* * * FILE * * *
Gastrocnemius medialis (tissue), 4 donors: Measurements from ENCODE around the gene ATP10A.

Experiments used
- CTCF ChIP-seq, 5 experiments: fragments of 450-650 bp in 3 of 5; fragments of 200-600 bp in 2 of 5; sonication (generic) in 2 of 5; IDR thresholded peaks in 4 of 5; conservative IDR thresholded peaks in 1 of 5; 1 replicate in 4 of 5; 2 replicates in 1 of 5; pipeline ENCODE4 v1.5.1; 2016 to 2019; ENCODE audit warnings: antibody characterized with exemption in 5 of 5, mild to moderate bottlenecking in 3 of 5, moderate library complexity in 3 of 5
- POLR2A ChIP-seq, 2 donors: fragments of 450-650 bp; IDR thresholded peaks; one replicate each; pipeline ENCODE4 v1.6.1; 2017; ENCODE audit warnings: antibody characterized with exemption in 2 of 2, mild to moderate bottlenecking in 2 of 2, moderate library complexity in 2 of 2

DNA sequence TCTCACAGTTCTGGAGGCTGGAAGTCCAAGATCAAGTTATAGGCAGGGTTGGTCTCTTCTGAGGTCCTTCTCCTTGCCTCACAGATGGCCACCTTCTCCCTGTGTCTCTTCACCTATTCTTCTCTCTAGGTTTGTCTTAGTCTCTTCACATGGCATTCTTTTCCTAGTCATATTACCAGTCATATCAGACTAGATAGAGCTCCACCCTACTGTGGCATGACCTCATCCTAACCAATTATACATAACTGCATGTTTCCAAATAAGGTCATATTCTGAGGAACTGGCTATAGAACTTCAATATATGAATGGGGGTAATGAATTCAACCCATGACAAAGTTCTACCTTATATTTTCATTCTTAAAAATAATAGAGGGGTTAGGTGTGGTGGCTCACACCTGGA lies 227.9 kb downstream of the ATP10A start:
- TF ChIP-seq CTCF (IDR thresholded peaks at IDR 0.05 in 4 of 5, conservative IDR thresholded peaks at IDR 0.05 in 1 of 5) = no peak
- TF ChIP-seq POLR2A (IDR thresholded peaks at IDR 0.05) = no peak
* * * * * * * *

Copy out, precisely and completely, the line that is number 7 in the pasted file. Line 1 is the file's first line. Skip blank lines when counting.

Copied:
- TF ChIP-seq POLR2A (IDR thresholded peaks at IDR 0.05) = no peak